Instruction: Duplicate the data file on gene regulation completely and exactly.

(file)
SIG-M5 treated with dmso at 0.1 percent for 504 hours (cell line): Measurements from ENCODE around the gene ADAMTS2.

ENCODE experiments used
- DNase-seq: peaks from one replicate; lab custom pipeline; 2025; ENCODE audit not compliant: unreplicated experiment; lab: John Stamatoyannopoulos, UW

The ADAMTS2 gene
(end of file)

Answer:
SIG-M5 treated with dmso at 0.1 percent for 504 hours (cell line): Measurements from ENCODE around the gene ADAMTS2.

ENCODE experiments used
- DNase-seq: peaks from one replicate; lab custom pipeline; 2025; ENCODE audit not compliant: unreplicated experiment; lab: John Stamatoyannopoulos, UW

The ADAMTS2 gene